“Oakalla Road” is another song that stands up well against anything you can find on Texas country radio. I can Imagine Atwood lightly singing these lyrics to himself as he writes them while driving down a farm to market road after a show.

  • With “Anyone listening” Mark Allan Atwood’s 80’s metal pedigree shows through in the production, instrumentation and in the delivery. This song would easily translate to the late 80’s with the likes of Tesla or Cinderella. This is actually a breath of fresh air considering the cookie cutter production that is so prevalent today.
  • By the time “And Whiskey” rolls around, Atwood again refers to the green stuff. He doesn’t overdo or glamorize the substance like many in the music industry are known to do however.
  • “From the Water” is a solid confessional about what makes Atwood, Atwood. Many of Texas’ residents will be able relate to this autobiographical tune.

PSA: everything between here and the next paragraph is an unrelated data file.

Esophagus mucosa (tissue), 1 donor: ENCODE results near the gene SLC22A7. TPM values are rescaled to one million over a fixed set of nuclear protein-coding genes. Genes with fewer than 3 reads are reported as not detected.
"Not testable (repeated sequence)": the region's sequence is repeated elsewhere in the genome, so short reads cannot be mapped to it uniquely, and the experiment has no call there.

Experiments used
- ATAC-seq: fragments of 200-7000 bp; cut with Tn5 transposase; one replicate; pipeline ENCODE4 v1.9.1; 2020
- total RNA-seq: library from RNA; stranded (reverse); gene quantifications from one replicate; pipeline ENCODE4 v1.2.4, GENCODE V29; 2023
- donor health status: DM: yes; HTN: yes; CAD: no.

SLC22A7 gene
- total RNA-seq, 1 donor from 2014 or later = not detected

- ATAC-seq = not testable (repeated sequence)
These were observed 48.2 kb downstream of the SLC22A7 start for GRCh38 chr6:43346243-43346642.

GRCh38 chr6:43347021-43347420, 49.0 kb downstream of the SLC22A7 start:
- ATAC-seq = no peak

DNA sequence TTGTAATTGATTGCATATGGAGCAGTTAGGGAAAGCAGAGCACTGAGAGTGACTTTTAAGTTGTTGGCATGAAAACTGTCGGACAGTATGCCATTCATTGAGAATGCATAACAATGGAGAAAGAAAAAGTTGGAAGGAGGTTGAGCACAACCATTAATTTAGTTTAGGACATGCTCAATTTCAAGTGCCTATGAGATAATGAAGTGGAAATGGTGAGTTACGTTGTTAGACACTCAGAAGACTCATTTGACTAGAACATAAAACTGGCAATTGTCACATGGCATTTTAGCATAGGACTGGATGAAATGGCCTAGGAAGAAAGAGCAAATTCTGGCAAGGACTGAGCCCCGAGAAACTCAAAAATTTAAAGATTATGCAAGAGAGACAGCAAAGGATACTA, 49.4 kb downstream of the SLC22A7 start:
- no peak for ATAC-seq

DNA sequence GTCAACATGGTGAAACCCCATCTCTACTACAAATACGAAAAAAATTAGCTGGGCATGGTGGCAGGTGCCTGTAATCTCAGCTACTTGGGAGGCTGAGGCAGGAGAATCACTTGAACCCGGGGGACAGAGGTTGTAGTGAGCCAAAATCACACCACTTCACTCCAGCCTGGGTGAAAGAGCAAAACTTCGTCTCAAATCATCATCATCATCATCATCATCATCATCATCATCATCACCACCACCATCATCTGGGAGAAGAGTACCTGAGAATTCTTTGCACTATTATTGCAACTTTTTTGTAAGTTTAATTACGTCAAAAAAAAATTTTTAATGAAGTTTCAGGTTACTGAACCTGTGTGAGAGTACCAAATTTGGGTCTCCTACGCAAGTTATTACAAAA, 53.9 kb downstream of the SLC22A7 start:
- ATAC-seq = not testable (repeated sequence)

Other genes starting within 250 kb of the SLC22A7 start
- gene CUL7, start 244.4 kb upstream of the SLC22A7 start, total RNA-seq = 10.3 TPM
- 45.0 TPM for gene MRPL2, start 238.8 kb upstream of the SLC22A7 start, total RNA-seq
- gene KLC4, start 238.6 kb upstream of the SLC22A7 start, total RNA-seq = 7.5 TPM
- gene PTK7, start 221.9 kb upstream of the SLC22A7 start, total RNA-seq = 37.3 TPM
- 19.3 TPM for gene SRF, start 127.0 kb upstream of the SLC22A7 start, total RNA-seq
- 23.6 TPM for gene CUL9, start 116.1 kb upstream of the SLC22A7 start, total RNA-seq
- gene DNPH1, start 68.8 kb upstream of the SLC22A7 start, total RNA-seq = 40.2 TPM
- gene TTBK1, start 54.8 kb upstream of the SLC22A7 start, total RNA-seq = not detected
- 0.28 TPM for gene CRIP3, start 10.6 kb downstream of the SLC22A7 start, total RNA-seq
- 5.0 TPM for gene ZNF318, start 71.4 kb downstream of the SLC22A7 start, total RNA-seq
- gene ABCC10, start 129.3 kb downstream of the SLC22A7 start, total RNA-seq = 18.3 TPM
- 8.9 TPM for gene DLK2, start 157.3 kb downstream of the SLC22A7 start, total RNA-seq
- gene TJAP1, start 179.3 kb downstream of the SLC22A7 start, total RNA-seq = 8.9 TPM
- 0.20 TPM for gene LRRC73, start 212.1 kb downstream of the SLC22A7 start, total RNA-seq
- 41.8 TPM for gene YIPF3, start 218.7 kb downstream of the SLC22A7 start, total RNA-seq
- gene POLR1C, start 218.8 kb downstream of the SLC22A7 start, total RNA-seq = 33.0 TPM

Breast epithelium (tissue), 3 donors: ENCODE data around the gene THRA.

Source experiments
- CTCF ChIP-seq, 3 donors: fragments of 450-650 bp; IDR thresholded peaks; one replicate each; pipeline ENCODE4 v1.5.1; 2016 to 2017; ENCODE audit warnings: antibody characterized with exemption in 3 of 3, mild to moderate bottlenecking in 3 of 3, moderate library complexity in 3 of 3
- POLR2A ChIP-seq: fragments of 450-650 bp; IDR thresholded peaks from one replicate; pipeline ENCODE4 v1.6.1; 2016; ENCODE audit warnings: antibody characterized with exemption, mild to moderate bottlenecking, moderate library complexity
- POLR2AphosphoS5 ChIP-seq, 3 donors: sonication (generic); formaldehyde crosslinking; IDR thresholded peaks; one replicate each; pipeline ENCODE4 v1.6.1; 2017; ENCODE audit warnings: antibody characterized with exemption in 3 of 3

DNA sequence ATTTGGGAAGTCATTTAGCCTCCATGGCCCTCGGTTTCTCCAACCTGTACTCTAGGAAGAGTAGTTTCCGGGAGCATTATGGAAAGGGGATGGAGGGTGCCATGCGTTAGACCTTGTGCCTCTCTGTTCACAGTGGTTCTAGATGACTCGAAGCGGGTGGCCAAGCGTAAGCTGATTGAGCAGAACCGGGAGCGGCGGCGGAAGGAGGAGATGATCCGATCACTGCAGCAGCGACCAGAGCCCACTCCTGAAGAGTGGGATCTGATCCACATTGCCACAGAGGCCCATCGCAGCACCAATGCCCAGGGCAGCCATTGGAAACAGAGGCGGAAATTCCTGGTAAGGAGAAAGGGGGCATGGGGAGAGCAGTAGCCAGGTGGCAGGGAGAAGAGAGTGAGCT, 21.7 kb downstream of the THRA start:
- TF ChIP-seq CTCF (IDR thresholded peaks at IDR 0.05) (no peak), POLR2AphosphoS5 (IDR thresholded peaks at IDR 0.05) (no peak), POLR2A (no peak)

Low Points

“Liar” takes a drastic left turn and sounds a bit out of place amongst the other Americana songs. The album did need some more upbeat or blues infused songs, so the choice is excusable.

Album art

The album art is exceptional. Sepia tone and the old west are all old hat in North Texas, and nearly every red-dirt or Texas country artist it seems uses them. It grasps what countless others have tried to accomplish. The crossroads pictured are easily recognizable and universal, but the burning being and decrepit home on the corner represent what those images and archetypes mean to Atwood. The “outlaw” look is also overdone and has been beaten to death, but the design by Melissa Arnold of Texas Red photography deftly avoids the common missteps taken by other bands with their look. Mark Allan Atwood and Brimstone look dangerous to be sure, but look like men who would rather take care of business than worry about looking the part. No false bravado or empty stares, just men that will make you wish you would’ve chosen your words differently. Atwood doesn’t have to worry about his word choices however, they fit exactly what he wants to say and who he is.

Wrap up